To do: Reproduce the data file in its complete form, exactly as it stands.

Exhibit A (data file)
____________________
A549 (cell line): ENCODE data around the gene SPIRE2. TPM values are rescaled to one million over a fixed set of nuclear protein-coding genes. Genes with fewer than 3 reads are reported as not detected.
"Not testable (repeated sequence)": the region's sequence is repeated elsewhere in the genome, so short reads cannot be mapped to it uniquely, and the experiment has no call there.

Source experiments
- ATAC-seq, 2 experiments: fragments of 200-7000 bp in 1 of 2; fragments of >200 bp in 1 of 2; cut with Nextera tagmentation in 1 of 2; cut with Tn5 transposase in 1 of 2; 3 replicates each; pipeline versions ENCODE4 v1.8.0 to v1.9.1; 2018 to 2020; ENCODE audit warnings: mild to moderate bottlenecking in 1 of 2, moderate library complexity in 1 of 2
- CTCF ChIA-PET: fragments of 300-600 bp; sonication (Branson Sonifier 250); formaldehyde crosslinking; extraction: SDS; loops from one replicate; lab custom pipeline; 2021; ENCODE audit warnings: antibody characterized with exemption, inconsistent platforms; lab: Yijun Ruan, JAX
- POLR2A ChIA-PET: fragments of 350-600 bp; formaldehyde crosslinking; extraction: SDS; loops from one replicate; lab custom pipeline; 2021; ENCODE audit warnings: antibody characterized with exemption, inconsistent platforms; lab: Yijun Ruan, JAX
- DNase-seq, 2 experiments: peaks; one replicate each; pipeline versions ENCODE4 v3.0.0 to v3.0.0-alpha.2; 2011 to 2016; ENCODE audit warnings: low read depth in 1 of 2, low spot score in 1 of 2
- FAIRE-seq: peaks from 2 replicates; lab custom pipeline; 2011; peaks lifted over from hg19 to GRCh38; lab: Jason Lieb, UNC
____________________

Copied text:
A549 (cell line): ENCODE data around the gene SPIRE2. TPM values are rescaled to one million over a fixed set of nuclear protein-coding genes. Genes with fewer than 3 reads are reported as not detected.
"Not testable (repeated sequence)": the region's sequence is repeated elsewhere in the genome, so short reads cannot be mapped to it uniquely, and the experiment has no call there.

Source experiments
- ATAC-seq, 2 experiments: fragments of 200-7000 bp in 1 of 2; fragments of >200 bp in 1 of 2; cut with Nextera tagmentation in 1 of 2; cut with Tn5 transposase in 1 of 2; 3 replicates each; pipeline versions ENCODE4 v1.8.0 to v1.9.1; 2018 to 2020; ENCODE audit warnings: mild to moderate bottlenecking in 1 of 2, moderate library complexity in 1 of 2
- CTCF ChIA-PET: fragments of 300-600 bp; sonication (Branson Sonifier 250); formaldehyde crosslinking; extraction: SDS; loops from one replicate; lab custom pipeline; 2021; ENCODE audit warnings: antibody characterized with exemption, inconsistent platforms; lab: Yijun Ruan, JAX
- POLR2A ChIA-PET: fragments of 350-600 bp; formaldehyde crosslinking; extraction: SDS; loops from one replicate; lab custom pipeline; 2021; ENCODE audit warnings: antibody characterized with exemption, inconsistent platforms; lab: Yijun Ruan, JAX
- DNase-seq, 2 experiments: peaks; one replicate each; pipeline versions ENCODE4 v3.0.0 to v3.0.0-alpha.2; 2011 to 2016; ENCODE audit warnings: low read depth in 1 of 2, low spot score in 1 of 2
- FAIRE-seq: peaks from 2 replicates; lab custom pipeline; 2011; peaks lifted over from hg19 to GRCh38; lab: Jason Lieb, UNC